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Kim Kardashian West Is Worth $900 Million After Agreeing To Sell A Stake In Her Cosmetics Firm To Coty

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In what will be the second major Kardashian cashout in a year, Kim Kardashian West is selling a 20% stake in her cosmetics company KKW Beauty to beauty giant Coty COTY for $200 million. The deal—announced today—values KKW Beauty at $1 billion, making Kardashian West worth about $900 million, according to Forbes’estimates.

The acquisition, which is set to close in early 2021, will leave Kardashian West the majority owner of KKW Beauty, with an estimated 72% stake in the company, which is known for its color cosmetics like contouring creams and highlighters. Forbes estimates that her mother, Kris Jenner, owns 8% of the business. (Neither Kardashian West nor Kris Jenner have responded to a request for comment about their stakes.) According to Coty, she’ll remain responsible for creative efforts while Coty will focus on expanding product development outside the realm of color cosmetics.

Earlier this year, Kardashian West’s half-sister, Kylie Jenner, also inked a big deal with Coty, when she sold it 51% of her Kylie Cosmetics at a valuation of $1.2 billion. The deal left Jenner with a net worth of just under $900 million. Both Kylie Cosmetics and KKW Beauty are among a number of brands, including Anastasia Beverly Hills, Huda Beauty and Glossier, that have received sky-high valuations thanks to their social-media-friendly marketing. 

“Kim is a true modern-day global icon,” said Coty chairman and CEO Peter Harf in a statement. “This influence, combined with Coty’s leadership and deep expertise in prestige beauty will allow us to achieve the full potential of her brands.”

The deal comes just days after Seed Beauty, which develops, manufactures and ships both KKW Beauty and Kylie Cosmetics, won a temporary injunction against KKW Beauty, hoping to prevent it from sharing trade secrets with Coty, which also owns brands like CoverGirl, Sally Hansen and Rimmel. On June 19, Seed filed a lawsuit against KKW Beauty seeking protection of its trade secrets ahead of an expected deal between Coty and KKW Beauty. The temporary order, granted on June 26, lasts until August 21 and forbids KKW Beauty from disclosing details related to the Seed-KKW relationship, including “the terms of those agreements, information about license use, marketing obligations, product launch and distribution, revenue sharing, intellectual property ownership, specifications, ingredients, formulas, plans and other information about Seed products.”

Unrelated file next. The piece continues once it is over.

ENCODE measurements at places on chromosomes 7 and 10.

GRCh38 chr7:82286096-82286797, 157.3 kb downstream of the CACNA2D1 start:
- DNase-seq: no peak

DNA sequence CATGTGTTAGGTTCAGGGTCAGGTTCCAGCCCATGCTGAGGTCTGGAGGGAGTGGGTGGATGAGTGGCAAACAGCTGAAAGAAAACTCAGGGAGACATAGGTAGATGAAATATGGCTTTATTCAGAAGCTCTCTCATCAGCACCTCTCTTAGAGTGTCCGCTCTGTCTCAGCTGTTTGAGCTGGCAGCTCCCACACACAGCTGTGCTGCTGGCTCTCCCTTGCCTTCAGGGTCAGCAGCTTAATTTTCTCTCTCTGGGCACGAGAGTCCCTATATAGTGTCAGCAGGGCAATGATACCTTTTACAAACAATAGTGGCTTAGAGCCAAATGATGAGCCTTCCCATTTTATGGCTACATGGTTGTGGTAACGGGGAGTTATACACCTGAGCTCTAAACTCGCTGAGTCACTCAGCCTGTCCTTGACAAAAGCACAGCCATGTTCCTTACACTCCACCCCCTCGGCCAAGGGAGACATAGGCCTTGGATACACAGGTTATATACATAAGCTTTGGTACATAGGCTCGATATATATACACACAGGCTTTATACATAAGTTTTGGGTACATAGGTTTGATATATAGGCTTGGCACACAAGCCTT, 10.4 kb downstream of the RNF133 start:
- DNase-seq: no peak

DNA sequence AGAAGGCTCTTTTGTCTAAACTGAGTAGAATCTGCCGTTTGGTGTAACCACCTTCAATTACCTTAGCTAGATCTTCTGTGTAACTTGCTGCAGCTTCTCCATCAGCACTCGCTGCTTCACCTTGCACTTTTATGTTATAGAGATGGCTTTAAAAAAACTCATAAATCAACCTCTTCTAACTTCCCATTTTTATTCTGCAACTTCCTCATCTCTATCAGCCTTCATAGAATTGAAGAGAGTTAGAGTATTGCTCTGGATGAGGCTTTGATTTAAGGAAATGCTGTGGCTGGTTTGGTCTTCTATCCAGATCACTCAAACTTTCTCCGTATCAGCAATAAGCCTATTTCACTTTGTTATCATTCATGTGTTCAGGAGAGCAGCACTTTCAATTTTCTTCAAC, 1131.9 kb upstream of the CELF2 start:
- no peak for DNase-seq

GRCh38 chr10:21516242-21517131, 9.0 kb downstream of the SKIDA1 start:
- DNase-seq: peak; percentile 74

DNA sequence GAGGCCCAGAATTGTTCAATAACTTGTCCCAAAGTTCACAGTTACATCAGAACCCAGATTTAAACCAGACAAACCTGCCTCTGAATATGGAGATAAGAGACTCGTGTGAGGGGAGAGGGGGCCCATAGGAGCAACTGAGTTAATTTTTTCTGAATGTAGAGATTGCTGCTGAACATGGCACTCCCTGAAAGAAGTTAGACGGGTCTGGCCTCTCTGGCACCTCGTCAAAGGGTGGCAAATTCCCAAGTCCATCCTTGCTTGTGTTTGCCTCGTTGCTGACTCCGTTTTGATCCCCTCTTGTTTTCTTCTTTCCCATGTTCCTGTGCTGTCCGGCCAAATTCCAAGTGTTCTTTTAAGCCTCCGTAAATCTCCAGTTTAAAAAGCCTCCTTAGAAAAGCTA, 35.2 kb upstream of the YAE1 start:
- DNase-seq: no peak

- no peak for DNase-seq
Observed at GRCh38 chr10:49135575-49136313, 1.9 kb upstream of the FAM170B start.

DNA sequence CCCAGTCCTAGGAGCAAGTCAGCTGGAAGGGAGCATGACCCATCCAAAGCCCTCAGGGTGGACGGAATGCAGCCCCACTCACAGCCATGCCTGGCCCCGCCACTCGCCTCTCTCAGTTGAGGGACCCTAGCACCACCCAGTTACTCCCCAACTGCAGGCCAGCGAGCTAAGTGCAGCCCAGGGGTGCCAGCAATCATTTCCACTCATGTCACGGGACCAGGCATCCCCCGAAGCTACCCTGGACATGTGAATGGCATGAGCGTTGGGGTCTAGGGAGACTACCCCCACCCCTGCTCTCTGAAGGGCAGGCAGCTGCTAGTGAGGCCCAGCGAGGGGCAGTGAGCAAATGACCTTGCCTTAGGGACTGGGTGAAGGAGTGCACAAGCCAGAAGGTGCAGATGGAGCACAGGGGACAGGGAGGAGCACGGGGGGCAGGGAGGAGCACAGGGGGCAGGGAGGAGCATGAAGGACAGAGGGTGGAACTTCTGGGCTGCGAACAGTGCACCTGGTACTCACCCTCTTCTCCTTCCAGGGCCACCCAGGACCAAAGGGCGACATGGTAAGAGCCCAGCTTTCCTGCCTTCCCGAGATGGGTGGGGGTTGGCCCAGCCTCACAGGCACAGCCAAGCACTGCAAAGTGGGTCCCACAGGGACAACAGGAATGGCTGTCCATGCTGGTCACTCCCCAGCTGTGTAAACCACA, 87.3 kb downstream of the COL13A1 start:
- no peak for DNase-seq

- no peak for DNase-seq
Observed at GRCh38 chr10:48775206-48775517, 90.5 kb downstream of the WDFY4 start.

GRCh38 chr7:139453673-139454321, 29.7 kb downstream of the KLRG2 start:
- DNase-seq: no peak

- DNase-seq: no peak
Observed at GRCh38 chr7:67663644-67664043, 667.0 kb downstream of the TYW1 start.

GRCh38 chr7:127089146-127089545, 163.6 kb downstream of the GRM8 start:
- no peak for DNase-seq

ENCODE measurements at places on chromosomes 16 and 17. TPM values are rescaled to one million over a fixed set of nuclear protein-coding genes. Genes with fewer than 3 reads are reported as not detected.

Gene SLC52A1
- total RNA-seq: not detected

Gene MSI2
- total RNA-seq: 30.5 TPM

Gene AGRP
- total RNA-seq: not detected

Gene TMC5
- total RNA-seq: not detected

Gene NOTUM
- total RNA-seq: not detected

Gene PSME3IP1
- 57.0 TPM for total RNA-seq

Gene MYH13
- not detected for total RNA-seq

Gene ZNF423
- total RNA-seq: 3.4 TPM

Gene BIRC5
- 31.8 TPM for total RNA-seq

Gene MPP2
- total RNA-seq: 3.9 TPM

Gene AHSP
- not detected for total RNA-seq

Coty has struggled in recent years, with Wall Street insisting it routinely overpays for acquisitions and has failed to keep up with contemporary beauty trends. The coronavirus pandemic has also hit the 116-year-old company hard. Since the beginning of the year, Coty’s stock price has fallen nearly 60%. The company, which had $8.6 billion in revenues in the year through June 2019, now sports a $3.3 billion market capitalization. By striking deals with companies like KKW Beauty and Kylie Cosmetics, Coty is hoping to refresh its image and appeal to younger consumers.

Kardashian West founded KKW Beauty in 2017, after successfully collaborating with Kylie Cosmetics on a set of lip kits. Like her half-sister, Kardashian West first launched online only, but later moved into Ulta stores in October 2019, helping her generate estimated revenues of $100 million last year. KKW Beauty is one of several business ventures for Kardashian West: She continues to appear on her family’s reality show, Keeping Up with the Kardashians, sells her own line of shapewear called Skims and promotes her mobile game, Kim Kardashian Hollywood. Her husband, Kanye West, recently announced a deal to sell a line of his Yeezy apparel in Gap stores.

“This is fun for me. Now I’m coming up with Kimojis and the app and all these other ideas,” Kardashian West told Forbesof her various business ventures in 2016. “I don’t see myself stopping.”

Madeline Berg, Forbes Staff, Hollywood & Entertainment